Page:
Finally, the nuclear terrorism addition is not merely to deter nonstate actors from using or transporting nuclear weapons, as there is I think sufficient deterrence in existing structures. Rather it is the expansion of the notion of nuclear terrorism to include states that use or threaten the use of “radioactive material” to compel the US to act or refrain from acting in any particular instance. In short, we can read the foreign policy tea leaves here and claim that if a state attacks, attacks and conspires or threatens to attack an ally (or even an individual person or international organization) of the US in the manner outlined above, and that threat would guarantee that the US would be compelled to come to the aid of the ally, then by simple deductive logic the US would have jurisdiction in this case even though the direct threat was against another state but the intent was to indirectly compel the US.   This seems to make blanket provisions for allies in the South China Sea, but also for Israel. It is a tricky little move that appears to be a safety net for all kinds of actors and all kinds of bad acts.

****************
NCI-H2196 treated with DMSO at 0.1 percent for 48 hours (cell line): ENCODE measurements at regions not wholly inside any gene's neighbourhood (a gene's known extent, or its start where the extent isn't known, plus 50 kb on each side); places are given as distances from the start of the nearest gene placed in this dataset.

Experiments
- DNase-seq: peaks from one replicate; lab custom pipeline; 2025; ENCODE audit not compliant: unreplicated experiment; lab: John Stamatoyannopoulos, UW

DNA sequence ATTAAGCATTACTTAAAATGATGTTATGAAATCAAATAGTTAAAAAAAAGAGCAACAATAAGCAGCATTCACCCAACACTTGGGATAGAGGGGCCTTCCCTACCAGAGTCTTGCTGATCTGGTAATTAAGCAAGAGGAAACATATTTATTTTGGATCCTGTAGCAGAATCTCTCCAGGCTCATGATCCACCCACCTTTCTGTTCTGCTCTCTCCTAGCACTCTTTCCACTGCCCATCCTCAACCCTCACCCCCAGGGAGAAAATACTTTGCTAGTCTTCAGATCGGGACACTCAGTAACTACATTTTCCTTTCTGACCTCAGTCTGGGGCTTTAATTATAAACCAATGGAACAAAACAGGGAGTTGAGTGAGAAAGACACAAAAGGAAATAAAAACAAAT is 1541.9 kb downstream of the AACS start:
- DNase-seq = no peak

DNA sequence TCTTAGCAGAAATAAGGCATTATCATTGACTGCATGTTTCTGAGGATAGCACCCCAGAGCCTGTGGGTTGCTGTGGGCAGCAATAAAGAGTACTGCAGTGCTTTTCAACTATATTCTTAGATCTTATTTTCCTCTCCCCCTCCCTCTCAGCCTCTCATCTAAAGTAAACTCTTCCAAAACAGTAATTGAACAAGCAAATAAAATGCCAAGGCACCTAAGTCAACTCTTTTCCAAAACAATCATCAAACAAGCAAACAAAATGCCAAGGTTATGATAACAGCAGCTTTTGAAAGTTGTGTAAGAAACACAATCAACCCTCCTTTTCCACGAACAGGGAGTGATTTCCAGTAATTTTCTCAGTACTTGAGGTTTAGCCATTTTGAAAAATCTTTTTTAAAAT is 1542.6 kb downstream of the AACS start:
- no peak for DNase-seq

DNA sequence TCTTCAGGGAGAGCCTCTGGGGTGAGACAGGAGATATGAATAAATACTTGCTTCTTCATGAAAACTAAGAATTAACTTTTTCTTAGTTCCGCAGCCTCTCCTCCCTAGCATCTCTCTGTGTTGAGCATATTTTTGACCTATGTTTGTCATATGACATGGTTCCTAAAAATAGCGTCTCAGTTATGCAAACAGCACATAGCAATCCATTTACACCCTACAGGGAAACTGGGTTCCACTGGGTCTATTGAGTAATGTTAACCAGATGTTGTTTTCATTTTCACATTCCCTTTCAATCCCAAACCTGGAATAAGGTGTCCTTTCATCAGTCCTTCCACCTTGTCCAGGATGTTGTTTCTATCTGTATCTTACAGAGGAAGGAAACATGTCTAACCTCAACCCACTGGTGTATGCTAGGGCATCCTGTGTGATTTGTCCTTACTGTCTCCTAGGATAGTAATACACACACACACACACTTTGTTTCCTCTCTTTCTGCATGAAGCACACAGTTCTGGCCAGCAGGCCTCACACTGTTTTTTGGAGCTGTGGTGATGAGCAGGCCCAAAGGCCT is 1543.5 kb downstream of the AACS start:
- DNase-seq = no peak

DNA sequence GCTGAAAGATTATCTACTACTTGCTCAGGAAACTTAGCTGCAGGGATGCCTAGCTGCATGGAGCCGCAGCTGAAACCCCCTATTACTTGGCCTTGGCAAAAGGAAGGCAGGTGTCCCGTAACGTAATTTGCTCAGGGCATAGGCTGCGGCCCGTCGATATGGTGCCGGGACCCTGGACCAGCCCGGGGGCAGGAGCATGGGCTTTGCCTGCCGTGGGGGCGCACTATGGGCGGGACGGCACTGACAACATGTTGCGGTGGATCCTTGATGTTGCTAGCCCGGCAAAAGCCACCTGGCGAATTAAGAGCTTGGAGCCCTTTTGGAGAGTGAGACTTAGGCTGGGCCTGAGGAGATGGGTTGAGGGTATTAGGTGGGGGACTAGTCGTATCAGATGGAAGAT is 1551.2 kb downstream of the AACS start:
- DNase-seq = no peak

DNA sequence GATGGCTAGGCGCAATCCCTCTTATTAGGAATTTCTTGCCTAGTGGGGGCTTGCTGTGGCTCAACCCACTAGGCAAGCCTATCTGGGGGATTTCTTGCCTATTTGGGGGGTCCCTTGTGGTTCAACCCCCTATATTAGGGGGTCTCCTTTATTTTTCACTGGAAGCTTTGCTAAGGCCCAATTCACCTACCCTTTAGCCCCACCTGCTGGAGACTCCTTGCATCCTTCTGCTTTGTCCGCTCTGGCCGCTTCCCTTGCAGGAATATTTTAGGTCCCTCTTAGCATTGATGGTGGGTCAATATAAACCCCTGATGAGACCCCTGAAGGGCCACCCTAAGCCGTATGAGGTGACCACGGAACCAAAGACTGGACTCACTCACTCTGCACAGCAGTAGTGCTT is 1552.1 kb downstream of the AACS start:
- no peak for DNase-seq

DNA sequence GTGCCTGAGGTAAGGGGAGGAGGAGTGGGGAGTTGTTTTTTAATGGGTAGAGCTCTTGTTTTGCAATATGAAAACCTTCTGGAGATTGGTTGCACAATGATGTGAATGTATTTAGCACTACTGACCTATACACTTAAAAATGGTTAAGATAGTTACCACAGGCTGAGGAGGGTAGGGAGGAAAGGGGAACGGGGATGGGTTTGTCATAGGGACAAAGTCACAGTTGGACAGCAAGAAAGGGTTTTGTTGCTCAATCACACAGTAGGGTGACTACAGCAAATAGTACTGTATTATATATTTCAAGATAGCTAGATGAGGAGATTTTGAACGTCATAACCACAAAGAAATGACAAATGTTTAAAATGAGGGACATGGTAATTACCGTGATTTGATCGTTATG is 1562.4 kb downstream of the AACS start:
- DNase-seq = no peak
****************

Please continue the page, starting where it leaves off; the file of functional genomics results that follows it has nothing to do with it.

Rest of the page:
*Note bene:  Of course the issue of trying states in US courts is beyond the scope of this blog.  However, if this new act is taken to mean that heads of state, non state actors, or otherwise make or issue threats then this appears to be covered under the new law.  The US may not wish to try heads of state for diplomatic reasons, but as we have seen with the indictment of several of China’s PLA members, the US will indict non-nationals in absentia even if it runs against diplomatic favor.


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Senior Research Analyst at The Johns Hopkins University Applied Physics Laboratory. Fellow at Brookings Institution and Associate Fellow at University of Cambridge Leverhulme Centre for the Future of Intelligence